Award-Winning Fjords Thomas Reynolds

Don't repeat yourself, use Sass mixins

Update (2011-08-23): Use to Sass 3 syntax

There are quite a few situations in CSS where you are simply copy & pasting the same set of styles in multiple places. If at some point, you want to tweak these styles, you'll need to track down and update each set of styles. Sass introduces the concept of mixins which are blocks of nested Sass code which can be applied to any selector in your Sass document. Think of them as variables which can hold multiple levels of information. The syntax for defining a module is simple:

  style1: value1
  style2: value2
    style3: value3

Then you can inject this module into a selector:

#frame #left

Which will generate CSS that looks like this:

#frame #left {
  style1: value1;
  style2: value2; }
  #frame #left .wrapper {
    style3: value3; }

In my opinion, this is Sass' killer feature. The repetition so common in large CSS files can be extracted into reusable functions. To illustrate this point, I'm going to take two of the most-frequently repeated blocks of CSS: the clearfix and the replacement of text with an image.


The Sass definition for clearfix—pulled from the Compass project—is declared as such:

  overflow: auto
  overflow: -moz-scrollbars-none
  // This makes ie6 get layout
  display: inline-block
  // and this puts it back to block
    display: block

Many developers create a .clearfix class and apply it on the HTML-side to blocks which need the hack. I've never been a huge fan of this as you are making presentational changes to the content-side of the equation. The old-school .clearfix class can be accomplished pretty simply though, so it is worth showing:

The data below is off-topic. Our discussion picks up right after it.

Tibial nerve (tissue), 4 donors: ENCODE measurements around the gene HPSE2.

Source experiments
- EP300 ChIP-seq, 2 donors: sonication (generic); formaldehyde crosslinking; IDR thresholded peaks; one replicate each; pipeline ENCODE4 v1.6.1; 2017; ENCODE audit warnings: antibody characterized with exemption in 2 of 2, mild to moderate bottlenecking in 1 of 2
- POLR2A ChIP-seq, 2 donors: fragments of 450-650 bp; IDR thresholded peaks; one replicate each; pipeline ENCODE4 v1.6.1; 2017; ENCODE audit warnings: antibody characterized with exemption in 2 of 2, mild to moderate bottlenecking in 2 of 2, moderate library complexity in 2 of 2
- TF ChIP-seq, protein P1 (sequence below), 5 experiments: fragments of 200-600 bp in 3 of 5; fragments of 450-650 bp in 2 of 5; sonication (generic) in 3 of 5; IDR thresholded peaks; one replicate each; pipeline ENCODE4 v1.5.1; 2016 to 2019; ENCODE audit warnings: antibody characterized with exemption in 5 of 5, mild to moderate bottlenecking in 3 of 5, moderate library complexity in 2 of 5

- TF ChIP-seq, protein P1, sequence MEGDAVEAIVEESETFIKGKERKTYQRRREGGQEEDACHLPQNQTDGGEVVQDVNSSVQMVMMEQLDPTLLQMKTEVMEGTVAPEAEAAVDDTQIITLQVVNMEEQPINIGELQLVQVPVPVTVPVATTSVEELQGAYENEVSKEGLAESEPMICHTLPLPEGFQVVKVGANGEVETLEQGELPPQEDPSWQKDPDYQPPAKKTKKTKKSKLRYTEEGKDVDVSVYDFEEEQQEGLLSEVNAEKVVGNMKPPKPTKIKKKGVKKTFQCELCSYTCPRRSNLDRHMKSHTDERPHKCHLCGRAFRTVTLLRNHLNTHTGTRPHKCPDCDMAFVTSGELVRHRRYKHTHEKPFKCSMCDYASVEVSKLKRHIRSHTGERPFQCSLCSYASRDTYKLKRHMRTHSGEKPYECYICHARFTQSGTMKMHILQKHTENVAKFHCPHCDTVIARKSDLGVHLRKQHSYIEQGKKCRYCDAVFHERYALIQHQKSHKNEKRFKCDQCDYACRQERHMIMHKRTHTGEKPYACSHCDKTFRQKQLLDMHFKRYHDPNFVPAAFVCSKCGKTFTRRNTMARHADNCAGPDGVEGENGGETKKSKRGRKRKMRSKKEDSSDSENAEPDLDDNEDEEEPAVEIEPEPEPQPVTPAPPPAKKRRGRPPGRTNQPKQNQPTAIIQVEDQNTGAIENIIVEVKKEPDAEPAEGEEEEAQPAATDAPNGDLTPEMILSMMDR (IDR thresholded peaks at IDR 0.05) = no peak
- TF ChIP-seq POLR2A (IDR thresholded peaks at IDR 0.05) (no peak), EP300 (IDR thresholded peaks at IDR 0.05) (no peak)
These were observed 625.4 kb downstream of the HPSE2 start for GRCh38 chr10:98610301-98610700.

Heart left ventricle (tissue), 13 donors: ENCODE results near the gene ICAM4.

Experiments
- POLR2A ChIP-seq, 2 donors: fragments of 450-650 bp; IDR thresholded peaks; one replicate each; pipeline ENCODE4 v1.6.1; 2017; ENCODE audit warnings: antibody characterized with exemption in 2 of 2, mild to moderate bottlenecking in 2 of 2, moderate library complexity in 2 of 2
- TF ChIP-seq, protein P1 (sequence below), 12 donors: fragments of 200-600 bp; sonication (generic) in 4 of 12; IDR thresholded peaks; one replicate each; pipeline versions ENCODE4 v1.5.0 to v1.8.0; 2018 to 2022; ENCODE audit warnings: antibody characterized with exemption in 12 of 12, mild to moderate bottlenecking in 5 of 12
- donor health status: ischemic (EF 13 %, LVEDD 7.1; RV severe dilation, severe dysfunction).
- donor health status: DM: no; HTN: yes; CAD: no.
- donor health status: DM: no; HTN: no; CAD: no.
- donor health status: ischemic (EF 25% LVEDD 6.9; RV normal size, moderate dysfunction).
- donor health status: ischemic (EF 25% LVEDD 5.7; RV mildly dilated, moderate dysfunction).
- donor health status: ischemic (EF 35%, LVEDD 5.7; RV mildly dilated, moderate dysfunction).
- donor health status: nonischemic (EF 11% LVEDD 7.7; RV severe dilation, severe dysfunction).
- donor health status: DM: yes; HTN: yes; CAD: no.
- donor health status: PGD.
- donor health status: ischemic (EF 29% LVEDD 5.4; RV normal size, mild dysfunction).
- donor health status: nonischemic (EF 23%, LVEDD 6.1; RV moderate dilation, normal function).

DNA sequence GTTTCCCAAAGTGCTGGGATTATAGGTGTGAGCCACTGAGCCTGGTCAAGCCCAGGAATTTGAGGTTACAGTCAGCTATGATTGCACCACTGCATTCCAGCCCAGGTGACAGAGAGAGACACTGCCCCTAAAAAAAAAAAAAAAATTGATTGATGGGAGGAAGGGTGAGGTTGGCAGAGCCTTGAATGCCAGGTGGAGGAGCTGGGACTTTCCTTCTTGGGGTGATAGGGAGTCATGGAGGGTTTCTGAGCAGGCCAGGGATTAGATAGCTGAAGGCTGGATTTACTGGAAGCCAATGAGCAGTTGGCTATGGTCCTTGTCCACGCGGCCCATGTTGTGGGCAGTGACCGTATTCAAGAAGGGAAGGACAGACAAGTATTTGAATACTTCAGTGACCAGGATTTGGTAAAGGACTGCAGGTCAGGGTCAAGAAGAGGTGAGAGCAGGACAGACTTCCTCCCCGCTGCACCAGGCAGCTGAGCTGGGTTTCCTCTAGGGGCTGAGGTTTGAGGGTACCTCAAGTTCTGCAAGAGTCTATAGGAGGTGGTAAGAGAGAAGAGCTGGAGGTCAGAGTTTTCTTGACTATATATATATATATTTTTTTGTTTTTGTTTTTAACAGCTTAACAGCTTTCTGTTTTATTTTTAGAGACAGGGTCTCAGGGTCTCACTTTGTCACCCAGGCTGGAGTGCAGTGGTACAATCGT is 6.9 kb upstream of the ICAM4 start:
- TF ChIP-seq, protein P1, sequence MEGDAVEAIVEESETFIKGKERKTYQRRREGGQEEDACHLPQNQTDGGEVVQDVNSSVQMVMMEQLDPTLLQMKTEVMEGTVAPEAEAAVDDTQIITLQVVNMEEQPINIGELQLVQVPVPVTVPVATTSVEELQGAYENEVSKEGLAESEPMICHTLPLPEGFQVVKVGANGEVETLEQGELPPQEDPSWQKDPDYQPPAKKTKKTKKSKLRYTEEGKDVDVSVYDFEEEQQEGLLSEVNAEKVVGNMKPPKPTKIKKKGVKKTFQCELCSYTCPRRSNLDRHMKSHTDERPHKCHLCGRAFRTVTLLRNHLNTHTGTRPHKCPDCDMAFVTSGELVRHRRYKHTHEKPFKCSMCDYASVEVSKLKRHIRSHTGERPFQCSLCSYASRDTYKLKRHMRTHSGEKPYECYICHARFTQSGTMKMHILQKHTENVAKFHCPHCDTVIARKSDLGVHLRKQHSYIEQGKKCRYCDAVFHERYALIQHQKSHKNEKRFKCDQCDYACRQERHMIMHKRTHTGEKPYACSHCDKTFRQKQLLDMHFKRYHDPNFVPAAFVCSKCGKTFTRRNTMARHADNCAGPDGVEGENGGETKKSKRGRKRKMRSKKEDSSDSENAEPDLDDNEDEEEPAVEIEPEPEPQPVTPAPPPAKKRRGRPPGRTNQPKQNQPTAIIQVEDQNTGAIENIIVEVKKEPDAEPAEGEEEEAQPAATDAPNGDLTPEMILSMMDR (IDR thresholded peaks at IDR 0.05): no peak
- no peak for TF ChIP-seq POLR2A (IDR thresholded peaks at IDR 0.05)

On the other hand, I prefer to include the clearfix directly on the selectors that need it:

    float: left

And since this is a new concept, here is the CSS which will be generated:

#left {
  overflow: auto;
  overflow: -moz-scrollbars-none;
  display: inline-block; }
#left {
  display: block; }
  #left div {
    float: left; }

This actually results in a lot of duplication in the rendered CSS over the .clearfix method. I guess it depends what you want to optimize your development for. If you develop entirely in Sass, then it is a non-issue. However, if you generate CSS and hand it over to a client or another developer, they may not like this kind of repetition.

Module parameters

Sass mixins can also take parameters that are used when generating the CSS. Here is the Sass definition for the often-used trick of displaying an image behind text (usually a H1-H6 tag) and shifting the text out of view.

=replace-text( $img, $x: 50%, $y: 50% )
  text-indent: -9999em
  overflow:    hidden
    image: url($img)
    repeat: no-repeat
    position: $x $y

As you can see, we must pass in the location of the replacement image and optionally the background position. The simplest usage of this module looks something like this:

#header h1

And for completeness, here is the generated CSS:

#header h1 {
  text-indent: -9999em;
  overflow: hidden;
  background-image: url("/images/welcome.jpg");
  background-repeat: no-repeat;
  background-position: 50% 50%; }

Mixin libraries

In the next article, I'll go through a number of Sass mixins which are distributed with the Compass project.